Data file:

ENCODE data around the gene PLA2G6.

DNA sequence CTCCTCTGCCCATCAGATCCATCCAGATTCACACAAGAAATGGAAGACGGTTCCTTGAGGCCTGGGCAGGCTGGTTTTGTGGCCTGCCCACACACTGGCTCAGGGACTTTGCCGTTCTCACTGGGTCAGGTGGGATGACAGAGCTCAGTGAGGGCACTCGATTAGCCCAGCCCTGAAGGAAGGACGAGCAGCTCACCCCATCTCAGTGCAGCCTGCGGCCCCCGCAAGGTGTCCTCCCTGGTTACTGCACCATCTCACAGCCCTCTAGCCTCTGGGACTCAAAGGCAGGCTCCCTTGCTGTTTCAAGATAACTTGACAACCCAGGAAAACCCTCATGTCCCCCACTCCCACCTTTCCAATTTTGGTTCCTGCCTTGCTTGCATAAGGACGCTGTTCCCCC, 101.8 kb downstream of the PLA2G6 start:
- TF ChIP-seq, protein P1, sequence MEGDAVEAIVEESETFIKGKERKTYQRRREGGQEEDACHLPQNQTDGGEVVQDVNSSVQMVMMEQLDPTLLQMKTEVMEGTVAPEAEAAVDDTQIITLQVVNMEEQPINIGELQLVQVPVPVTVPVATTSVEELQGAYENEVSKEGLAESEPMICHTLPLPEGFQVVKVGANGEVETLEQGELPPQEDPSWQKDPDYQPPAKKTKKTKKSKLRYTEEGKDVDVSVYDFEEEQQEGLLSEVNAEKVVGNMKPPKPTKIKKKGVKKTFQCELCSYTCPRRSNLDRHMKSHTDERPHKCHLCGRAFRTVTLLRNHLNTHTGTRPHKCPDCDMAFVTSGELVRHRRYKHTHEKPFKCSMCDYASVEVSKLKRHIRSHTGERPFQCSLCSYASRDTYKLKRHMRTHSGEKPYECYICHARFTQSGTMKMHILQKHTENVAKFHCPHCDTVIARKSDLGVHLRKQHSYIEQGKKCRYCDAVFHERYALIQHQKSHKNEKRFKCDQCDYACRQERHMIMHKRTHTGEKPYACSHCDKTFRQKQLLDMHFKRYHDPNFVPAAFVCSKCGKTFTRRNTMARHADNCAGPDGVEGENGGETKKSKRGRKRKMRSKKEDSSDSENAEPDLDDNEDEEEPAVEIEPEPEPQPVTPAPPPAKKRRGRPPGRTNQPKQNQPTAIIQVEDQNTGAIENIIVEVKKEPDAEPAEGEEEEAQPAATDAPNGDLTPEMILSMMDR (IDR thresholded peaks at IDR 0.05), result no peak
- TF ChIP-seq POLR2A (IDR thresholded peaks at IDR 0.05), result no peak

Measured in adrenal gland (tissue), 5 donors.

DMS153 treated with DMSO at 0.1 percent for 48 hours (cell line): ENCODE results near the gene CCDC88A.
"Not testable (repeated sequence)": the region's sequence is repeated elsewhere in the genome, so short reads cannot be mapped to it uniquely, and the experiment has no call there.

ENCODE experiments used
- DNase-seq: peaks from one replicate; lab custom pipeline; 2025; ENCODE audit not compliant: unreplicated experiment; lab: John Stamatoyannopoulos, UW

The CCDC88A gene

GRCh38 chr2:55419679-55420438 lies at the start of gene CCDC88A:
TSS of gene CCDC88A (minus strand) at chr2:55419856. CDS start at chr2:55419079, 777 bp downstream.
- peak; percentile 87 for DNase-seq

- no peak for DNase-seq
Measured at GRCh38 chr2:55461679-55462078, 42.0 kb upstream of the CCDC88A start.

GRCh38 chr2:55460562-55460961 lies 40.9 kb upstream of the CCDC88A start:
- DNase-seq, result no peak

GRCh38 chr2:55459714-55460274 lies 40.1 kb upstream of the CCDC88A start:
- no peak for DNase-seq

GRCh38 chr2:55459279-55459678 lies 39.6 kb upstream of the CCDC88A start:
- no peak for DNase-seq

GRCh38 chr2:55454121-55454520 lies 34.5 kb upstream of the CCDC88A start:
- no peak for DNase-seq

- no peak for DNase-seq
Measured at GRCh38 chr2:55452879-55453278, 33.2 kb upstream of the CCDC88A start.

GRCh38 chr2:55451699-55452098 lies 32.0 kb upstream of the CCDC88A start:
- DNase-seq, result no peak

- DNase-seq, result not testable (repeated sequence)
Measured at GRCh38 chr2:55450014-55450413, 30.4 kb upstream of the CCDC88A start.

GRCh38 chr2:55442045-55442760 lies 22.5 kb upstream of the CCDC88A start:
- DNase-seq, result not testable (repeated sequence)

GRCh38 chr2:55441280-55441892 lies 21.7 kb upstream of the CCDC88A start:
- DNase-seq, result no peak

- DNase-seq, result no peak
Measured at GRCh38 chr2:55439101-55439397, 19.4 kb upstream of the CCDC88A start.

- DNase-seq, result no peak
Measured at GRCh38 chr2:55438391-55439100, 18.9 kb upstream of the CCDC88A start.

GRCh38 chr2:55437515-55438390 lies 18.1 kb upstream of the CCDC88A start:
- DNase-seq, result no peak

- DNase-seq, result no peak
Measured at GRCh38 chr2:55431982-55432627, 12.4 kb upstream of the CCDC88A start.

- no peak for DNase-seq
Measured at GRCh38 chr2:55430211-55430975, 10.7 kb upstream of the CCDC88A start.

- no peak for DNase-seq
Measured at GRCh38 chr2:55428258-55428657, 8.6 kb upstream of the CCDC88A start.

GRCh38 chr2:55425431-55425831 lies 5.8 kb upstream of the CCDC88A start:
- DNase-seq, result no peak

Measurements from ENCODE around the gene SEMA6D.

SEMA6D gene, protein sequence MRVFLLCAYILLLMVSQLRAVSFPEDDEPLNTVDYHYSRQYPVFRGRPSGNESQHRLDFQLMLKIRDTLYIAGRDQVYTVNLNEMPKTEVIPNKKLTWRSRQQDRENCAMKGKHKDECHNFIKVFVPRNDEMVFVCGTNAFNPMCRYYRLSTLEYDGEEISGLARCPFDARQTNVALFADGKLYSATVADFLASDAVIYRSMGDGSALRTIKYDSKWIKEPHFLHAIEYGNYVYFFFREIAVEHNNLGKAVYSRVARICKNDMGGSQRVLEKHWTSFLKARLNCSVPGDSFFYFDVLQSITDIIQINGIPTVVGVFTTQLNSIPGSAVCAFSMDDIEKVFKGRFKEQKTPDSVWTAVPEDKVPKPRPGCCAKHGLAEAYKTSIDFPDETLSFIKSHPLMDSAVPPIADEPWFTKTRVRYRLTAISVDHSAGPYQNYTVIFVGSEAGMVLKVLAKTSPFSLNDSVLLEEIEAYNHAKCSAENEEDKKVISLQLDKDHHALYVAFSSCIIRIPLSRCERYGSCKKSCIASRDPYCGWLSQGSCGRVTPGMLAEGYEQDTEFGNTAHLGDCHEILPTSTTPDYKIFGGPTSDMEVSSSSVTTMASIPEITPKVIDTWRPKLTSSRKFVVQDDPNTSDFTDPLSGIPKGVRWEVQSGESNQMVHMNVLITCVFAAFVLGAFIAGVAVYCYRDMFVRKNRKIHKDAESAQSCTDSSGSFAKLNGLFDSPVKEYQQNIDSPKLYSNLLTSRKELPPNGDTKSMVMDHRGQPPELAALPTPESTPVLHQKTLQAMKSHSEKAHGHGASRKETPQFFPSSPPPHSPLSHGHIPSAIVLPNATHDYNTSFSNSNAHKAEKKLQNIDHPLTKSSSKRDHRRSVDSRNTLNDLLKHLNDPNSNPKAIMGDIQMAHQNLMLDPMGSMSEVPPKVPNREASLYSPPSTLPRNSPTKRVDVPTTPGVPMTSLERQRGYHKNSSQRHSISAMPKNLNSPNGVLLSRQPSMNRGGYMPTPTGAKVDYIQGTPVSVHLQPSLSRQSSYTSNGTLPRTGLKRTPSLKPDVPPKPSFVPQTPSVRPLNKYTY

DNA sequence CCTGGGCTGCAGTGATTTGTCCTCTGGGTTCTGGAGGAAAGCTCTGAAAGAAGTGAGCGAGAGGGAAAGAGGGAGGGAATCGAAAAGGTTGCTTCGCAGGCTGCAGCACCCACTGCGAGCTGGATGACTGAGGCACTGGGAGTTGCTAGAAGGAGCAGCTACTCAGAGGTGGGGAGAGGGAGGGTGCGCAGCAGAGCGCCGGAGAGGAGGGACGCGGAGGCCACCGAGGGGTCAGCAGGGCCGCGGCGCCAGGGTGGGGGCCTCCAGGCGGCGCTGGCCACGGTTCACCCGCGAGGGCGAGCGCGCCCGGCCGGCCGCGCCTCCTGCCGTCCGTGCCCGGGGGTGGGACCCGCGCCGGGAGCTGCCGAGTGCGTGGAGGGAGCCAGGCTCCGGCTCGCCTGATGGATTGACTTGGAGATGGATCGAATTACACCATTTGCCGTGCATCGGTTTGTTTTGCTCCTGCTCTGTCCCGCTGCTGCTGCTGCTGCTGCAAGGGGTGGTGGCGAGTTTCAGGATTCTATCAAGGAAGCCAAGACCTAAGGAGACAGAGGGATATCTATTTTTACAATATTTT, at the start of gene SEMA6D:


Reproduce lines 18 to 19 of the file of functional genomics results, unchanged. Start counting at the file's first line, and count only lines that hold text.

GRCh38 chr2:55459714-55460274 lies 40.1 kb upstream of the CCDC88A start:
- no peak for DNase-seq